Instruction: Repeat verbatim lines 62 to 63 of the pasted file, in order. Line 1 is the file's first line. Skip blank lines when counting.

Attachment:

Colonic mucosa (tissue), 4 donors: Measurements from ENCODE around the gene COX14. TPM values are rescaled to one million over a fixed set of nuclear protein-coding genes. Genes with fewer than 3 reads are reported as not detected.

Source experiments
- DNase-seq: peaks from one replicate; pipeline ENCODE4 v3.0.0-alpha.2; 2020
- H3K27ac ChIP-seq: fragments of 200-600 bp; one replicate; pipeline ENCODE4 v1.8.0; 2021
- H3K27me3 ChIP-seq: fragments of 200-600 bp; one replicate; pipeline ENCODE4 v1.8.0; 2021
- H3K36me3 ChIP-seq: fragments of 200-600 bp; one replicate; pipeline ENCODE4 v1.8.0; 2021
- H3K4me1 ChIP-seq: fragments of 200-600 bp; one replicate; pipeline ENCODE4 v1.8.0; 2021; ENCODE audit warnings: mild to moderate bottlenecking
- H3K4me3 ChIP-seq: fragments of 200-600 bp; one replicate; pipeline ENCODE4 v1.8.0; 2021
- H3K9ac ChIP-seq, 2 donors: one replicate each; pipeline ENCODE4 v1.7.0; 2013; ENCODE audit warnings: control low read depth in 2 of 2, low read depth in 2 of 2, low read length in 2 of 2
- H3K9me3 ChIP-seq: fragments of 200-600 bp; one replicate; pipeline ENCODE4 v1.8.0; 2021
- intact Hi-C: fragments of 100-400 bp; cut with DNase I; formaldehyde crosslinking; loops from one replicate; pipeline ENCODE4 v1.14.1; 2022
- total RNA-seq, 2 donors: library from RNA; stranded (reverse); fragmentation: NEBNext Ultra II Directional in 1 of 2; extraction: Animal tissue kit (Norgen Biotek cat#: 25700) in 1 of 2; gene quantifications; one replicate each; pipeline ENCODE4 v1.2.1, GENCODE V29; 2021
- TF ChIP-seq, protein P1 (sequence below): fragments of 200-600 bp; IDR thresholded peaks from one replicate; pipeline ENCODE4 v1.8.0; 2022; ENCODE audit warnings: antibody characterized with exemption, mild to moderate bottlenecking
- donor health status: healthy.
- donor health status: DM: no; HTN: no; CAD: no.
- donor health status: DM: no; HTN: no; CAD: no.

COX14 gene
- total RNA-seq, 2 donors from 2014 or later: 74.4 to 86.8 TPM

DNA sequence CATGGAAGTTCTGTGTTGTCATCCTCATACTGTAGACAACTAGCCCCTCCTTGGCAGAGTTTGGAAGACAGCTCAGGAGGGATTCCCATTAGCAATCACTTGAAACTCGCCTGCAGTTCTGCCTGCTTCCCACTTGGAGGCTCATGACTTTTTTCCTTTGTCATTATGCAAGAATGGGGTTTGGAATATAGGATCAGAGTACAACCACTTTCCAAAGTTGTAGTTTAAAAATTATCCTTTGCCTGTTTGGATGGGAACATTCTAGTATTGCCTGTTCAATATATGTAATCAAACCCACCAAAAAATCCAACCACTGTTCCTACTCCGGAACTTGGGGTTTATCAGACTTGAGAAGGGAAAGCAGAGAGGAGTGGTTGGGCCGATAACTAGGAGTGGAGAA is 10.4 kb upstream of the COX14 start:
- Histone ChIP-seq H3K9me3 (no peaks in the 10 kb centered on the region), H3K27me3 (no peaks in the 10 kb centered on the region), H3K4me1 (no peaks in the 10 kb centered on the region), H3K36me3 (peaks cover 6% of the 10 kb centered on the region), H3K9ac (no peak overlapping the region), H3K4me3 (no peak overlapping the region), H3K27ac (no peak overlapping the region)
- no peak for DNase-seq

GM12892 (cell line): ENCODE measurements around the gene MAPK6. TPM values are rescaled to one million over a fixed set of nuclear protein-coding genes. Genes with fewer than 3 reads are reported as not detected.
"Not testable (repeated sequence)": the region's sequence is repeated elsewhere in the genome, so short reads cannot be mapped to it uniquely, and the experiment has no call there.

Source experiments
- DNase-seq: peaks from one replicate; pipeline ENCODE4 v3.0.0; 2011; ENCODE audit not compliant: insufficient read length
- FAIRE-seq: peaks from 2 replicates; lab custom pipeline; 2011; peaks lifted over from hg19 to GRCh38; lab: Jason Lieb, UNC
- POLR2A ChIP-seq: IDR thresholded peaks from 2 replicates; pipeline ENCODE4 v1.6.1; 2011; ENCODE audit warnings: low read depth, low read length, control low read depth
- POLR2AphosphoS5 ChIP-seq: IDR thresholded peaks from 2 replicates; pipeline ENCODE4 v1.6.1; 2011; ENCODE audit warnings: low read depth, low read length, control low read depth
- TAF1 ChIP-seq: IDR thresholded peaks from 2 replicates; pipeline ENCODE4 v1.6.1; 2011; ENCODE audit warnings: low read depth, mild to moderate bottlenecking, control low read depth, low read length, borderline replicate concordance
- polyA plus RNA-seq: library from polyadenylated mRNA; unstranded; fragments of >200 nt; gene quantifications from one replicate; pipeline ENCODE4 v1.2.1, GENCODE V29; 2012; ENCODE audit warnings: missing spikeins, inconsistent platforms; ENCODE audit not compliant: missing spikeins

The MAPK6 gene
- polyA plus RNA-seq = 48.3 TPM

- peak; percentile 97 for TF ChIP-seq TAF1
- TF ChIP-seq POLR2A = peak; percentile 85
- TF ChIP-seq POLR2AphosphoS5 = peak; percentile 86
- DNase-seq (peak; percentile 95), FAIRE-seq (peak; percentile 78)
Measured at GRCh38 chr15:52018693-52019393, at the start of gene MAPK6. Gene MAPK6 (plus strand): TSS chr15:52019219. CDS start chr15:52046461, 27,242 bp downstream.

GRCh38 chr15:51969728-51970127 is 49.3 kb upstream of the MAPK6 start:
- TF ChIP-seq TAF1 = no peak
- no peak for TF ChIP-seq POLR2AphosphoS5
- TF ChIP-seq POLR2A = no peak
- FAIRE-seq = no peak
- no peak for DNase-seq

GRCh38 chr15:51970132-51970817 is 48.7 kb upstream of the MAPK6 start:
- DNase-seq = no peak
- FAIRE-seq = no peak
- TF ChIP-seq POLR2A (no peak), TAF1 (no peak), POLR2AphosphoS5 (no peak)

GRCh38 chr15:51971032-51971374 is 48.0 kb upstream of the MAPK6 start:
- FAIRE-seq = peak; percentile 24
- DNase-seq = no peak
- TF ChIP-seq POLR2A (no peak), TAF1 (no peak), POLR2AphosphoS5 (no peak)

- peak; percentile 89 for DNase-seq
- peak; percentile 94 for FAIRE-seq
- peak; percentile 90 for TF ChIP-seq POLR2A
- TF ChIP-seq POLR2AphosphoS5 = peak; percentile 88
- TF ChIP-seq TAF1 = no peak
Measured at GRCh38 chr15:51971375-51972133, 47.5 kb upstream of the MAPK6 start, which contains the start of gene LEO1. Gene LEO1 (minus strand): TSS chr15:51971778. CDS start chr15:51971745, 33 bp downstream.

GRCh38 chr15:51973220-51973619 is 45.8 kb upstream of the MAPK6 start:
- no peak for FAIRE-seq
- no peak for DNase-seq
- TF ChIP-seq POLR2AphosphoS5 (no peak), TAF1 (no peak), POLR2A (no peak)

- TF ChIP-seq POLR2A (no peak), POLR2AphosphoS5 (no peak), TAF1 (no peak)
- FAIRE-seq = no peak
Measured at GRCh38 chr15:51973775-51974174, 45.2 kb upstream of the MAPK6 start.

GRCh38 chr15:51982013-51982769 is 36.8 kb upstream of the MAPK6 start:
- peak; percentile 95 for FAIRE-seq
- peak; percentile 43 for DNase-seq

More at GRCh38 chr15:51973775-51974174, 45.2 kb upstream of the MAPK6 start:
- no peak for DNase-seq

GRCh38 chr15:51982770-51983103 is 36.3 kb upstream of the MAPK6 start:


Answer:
- TF ChIP-seq POLR2A (no peak), POLR2AphosphoS5 (no peak), TAF1 (no peak)
- FAIRE-seq = no peak